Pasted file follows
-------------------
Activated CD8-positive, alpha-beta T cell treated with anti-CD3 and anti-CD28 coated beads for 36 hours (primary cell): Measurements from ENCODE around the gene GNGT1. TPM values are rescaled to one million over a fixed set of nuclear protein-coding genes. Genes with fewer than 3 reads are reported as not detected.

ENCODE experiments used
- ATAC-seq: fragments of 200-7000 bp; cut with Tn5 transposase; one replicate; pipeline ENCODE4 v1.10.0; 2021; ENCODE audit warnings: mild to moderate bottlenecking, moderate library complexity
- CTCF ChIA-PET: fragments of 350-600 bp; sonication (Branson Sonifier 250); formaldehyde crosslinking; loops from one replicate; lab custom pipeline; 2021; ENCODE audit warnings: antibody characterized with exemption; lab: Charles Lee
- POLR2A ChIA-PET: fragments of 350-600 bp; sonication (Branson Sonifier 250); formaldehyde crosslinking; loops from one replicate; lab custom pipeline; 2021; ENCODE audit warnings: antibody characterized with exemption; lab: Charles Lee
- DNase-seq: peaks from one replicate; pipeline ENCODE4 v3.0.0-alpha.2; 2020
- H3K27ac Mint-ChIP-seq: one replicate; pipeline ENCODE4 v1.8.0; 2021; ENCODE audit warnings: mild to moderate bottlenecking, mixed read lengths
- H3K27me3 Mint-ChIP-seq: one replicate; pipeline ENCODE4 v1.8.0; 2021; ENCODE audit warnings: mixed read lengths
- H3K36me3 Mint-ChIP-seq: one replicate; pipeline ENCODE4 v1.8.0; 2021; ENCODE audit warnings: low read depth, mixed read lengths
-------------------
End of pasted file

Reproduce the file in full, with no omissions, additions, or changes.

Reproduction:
Activated CD8-positive, alpha-beta T cell treated with anti-CD3 and anti-CD28 coated beads for 36 hours (primary cell): Measurements from ENCODE around the gene GNGT1. TPM values are rescaled to one million over a fixed set of nuclear protein-coding genes. Genes with fewer than 3 reads are reported as not detected.

ENCODE experiments used
- ATAC-seq: fragments of 200-7000 bp; cut with Tn5 transposase; one replicate; pipeline ENCODE4 v1.10.0; 2021; ENCODE audit warnings: mild to moderate bottlenecking, moderate library complexity
- CTCF ChIA-PET: fragments of 350-600 bp; sonication (Branson Sonifier 250); formaldehyde crosslinking; loops from one replicate; lab custom pipeline; 2021; ENCODE audit warnings: antibody characterized with exemption; lab: Charles Lee
- POLR2A ChIA-PET: fragments of 350-600 bp; sonication (Branson Sonifier 250); formaldehyde crosslinking; loops from one replicate; lab custom pipeline; 2021; ENCODE audit warnings: antibody characterized with exemption; lab: Charles Lee
- DNase-seq: peaks from one replicate; pipeline ENCODE4 v3.0.0-alpha.2; 2020
- H3K27ac Mint-ChIP-seq: one replicate; pipeline ENCODE4 v1.8.0; 2021; ENCODE audit warnings: mild to moderate bottlenecking, mixed read lengths
- H3K27me3 Mint-ChIP-seq: one replicate; pipeline ENCODE4 v1.8.0; 2021; ENCODE audit warnings: mixed read lengths
- H3K36me3 Mint-ChIP-seq: one replicate; pipeline ENCODE4 v1.8.0; 2021; ENCODE audit warnings: low read depth, mixed read lengths